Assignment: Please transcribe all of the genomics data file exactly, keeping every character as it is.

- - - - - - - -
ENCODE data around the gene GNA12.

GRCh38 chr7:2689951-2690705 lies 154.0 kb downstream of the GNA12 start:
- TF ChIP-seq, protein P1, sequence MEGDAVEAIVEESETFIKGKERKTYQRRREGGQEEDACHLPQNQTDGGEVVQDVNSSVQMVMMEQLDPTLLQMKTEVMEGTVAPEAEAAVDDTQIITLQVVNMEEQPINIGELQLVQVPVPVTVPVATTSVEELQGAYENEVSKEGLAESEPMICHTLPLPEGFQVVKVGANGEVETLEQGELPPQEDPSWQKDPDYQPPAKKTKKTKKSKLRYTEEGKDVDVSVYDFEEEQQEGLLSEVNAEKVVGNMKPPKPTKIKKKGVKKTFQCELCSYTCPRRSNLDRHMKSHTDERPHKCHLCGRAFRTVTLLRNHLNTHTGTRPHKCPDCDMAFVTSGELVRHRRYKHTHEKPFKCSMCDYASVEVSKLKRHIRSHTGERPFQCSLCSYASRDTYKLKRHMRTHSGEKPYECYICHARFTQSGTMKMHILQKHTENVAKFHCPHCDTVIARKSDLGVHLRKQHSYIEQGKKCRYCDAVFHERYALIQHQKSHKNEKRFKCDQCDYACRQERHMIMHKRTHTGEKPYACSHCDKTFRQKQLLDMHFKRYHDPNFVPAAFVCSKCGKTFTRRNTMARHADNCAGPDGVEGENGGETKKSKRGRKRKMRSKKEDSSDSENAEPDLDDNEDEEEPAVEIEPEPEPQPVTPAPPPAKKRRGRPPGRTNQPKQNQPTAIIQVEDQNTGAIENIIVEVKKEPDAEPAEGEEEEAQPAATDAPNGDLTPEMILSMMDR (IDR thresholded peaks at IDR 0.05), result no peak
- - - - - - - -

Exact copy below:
ENCODE data around the gene GNA12.

GRCh38 chr7:2689951-2690705 lies 154.0 kb downstream of the GNA12 start:
- TF ChIP-seq, protein P1, sequence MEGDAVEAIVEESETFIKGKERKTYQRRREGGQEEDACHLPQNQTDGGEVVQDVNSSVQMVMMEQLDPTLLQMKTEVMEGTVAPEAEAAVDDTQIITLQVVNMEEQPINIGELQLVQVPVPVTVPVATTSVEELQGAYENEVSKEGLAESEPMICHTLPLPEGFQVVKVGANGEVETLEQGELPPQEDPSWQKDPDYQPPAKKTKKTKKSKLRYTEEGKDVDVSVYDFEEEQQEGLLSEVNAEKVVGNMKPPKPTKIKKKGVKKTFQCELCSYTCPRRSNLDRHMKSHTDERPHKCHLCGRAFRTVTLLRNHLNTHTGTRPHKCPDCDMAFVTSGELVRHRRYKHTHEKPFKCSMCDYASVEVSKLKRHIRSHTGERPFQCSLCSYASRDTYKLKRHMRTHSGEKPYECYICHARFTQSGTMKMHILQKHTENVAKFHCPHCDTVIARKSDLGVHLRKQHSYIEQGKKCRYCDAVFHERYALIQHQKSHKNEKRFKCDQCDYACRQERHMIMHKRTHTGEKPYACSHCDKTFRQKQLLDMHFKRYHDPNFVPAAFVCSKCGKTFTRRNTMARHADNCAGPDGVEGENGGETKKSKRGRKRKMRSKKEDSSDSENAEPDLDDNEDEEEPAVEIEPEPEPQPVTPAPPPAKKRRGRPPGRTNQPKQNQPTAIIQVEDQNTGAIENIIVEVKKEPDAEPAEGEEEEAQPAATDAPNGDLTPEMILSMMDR (IDR thresholded peaks at IDR 0.05), result no peak